Monday, August 17, 2009

Missing the Music

In a Washington Post article titled "Pearls Before Breakfast," writer Gene Weingarten relays a social experiment that took place in the Washington, D.C. Metro. Internationally acclaimed virtuoso Joshua Bell played his $3.5-million Stradivari for 43 minutes. How many of the people rushing by would stop to listen? Would they recognize the world-famous musician or even notice the glorious music? Would they throw a dollar or even some change into Bell's violin case?

Weingarten writes, "Each passerby had a quick choice to make, one familiar to commuters in any urban area where the occasional street performer is part of the cityscape: Do you stop and listen? Do you hurry past with a blend of guilt and irritation, aware of your cupidity but annoyed by the unbidden demand on your time and your wallet? Do you throw in a buck, just to be polite? Does your decision change if he's really bad? What if he's really good? Do you have time for beauty? Shouldn't you? What's the moral mathematics of the moment?"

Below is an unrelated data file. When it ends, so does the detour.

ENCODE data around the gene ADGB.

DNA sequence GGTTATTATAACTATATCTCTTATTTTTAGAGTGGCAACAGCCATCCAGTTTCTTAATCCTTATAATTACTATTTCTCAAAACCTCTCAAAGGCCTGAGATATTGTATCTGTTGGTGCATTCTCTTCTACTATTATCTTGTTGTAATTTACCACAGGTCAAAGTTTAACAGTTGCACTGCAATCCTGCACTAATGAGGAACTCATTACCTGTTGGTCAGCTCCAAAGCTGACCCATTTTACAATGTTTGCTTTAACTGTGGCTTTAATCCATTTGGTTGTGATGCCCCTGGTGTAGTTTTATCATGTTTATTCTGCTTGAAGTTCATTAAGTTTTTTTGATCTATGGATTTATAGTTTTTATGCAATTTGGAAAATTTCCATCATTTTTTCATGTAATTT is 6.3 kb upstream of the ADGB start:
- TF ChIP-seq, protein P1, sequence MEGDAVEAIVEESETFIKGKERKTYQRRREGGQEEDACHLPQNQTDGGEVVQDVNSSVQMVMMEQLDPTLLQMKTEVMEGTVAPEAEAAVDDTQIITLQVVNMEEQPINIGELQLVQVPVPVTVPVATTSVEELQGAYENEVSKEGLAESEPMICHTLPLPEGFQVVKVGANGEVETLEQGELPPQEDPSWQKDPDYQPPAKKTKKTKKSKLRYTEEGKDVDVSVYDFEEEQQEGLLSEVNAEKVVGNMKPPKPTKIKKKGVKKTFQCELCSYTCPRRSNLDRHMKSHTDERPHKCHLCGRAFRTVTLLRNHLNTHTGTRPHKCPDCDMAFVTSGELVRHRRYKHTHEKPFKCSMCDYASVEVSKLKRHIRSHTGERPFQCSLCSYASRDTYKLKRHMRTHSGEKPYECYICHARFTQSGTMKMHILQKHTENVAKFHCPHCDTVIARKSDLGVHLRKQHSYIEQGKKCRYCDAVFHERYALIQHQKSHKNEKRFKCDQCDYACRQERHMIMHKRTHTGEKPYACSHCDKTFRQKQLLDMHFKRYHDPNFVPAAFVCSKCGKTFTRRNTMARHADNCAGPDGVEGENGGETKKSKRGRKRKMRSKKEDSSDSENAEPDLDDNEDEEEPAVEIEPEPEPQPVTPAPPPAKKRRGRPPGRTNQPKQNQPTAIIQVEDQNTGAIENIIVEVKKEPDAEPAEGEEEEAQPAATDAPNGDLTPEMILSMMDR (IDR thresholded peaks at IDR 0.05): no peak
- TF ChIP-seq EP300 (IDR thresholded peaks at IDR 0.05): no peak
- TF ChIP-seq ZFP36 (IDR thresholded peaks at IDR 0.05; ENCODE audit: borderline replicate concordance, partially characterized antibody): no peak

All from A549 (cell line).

Of the 1,097 people who passed by only seven people stopped momentarily to listen and only 27 gave money (totaling $32.17). Only one woman actually recognized Bell and acknowledged him after his performance. The entire experiment was recorded by hidden cameras, and the video is astounding - click here to watch. It makes me wonder how many times I have rushed by a "Joshua Bell" and failed to notice the glorious music in my busyness? Do I have time for beauty?

My pastor, Chad, showed this video yesterday morning at church. He spoke about how busy not only our lives have become, but also our churches. So much so that we often miss what it's all about: loving God (connect with God), loving others (connect with others), and the command to "go" (make a difference). Sometimes, oftentimes, in the hustle-and-bustle of Sunday mornings we miss Jesus and the beauty he offers, the grace he lavishes, the music he plays.

Do we rush past, missing him altogether? Too busy serving, socializing, or slipping in and out to notice him. Or do we stop and stand transfixed, like the one woman at the Metro? Like her, I desire to stand in awe by my good fortune. To come into the presence of Jesus and surrender everything else. To let the symphony he plays envelop me, inspire me, and change me. To stop rushing by and to start listening for the music.

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